Brad Taylor, the former general manager of the Bowling Green Hot Rods of the Midwest League, says it just takes some time.
“You don’t fight the backlash,” Taylor said. “There is some sensitivity to this and we appreciate that. But we didn’t pick this name to get people mad. We are trying to promote wholesome fun.”
When it came to deciding a name, team officials tried to find which of the five team name finalists could make a connection with children and families, be connected to the area and continue to be marketable.
“You get to a point where you really have to see it to get it,” Taylor said. “I had the same reaction that a lot of people are having when I first heard it, then I got to see the ideas and I totally got it.”
The tough part for both of these teams is that they won’t know how well their new name will go over until spring rolls around and they can start welcoming folks into their ballpark and showing them what attending a RubberDucks or Chihuahuas game is all about.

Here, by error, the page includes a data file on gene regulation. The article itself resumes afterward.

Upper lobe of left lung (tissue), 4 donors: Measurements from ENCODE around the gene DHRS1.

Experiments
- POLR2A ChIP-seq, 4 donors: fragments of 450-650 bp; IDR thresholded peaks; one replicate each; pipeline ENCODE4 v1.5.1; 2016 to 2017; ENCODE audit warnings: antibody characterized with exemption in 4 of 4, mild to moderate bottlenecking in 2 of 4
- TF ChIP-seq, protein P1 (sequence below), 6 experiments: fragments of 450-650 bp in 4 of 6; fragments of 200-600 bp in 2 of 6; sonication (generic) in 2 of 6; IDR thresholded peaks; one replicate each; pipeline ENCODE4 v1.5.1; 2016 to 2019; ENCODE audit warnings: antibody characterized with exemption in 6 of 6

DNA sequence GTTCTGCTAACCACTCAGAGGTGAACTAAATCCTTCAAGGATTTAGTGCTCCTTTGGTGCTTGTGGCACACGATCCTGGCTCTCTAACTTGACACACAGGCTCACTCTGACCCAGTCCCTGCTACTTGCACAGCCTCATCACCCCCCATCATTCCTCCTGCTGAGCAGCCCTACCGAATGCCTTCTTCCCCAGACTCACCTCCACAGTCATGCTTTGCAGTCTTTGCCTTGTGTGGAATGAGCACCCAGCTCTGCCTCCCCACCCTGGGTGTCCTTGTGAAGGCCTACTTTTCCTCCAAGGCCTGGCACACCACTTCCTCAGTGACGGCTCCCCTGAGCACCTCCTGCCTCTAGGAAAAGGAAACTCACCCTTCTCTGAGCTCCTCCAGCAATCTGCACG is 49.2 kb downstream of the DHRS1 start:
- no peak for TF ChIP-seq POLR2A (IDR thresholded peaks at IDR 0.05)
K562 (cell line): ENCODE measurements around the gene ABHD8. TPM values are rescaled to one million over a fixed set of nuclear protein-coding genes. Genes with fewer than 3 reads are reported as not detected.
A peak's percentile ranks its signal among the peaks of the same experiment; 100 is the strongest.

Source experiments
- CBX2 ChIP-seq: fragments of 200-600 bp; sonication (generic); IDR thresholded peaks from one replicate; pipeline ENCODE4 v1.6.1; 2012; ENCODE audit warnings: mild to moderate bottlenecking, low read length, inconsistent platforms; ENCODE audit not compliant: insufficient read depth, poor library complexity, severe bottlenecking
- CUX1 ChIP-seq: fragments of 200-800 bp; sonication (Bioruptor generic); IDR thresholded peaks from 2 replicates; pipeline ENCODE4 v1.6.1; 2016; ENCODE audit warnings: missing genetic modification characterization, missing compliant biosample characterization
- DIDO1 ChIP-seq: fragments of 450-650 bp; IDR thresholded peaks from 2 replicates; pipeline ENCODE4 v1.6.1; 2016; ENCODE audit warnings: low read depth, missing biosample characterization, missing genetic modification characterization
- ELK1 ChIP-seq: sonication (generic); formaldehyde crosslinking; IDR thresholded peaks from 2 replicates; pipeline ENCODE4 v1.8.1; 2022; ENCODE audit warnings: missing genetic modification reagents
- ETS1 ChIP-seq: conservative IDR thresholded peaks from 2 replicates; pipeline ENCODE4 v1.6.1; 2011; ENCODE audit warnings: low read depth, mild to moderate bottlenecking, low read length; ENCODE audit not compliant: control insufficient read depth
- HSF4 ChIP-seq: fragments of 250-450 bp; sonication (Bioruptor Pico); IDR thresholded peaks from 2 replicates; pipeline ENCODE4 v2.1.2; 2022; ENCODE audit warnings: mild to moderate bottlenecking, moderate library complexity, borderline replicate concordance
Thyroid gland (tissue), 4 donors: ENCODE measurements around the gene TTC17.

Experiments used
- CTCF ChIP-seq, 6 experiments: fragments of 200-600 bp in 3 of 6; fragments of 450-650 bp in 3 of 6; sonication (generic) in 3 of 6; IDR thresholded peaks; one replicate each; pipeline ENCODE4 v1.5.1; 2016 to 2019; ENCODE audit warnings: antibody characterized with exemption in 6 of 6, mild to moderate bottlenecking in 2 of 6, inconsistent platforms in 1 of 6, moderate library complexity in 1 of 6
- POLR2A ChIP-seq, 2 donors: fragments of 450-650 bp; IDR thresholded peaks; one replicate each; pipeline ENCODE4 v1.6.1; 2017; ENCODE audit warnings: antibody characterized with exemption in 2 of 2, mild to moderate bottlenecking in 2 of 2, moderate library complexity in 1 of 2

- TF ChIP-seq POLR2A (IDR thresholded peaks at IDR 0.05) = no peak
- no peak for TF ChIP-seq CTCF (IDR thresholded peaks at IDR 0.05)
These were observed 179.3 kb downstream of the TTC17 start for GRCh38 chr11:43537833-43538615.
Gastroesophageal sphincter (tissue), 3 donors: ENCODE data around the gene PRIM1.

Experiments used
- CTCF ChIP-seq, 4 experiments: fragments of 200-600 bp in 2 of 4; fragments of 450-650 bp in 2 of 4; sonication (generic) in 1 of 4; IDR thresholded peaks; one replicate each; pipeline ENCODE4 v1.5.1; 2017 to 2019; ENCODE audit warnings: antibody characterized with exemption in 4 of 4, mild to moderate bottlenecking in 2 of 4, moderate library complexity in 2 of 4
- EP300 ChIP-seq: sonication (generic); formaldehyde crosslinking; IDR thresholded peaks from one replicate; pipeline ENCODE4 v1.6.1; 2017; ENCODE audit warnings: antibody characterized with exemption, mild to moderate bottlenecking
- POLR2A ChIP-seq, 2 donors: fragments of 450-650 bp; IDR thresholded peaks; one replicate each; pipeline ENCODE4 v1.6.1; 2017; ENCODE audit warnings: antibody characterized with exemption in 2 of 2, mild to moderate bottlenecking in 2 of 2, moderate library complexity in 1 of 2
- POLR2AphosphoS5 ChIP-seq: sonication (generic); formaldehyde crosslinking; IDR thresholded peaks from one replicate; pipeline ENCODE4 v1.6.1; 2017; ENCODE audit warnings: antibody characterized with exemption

What I believe helps sell a product, a brand, a company, whatever it might be, more than anything else is a story. What was it like when you went to the (fill in the team name here) game? Was shopping at (fill in the store here) easy? Affordable? What was customer service like when you called (fill in in the brand name here) to ask about returns and exchanges? Word of mouth is one of the biggest tools any business has, and I’ve come to see that first hand just from working in Minor League Baseball for the last four seasons. I’ve spent time with three very different organizations, all of which have taught me something new.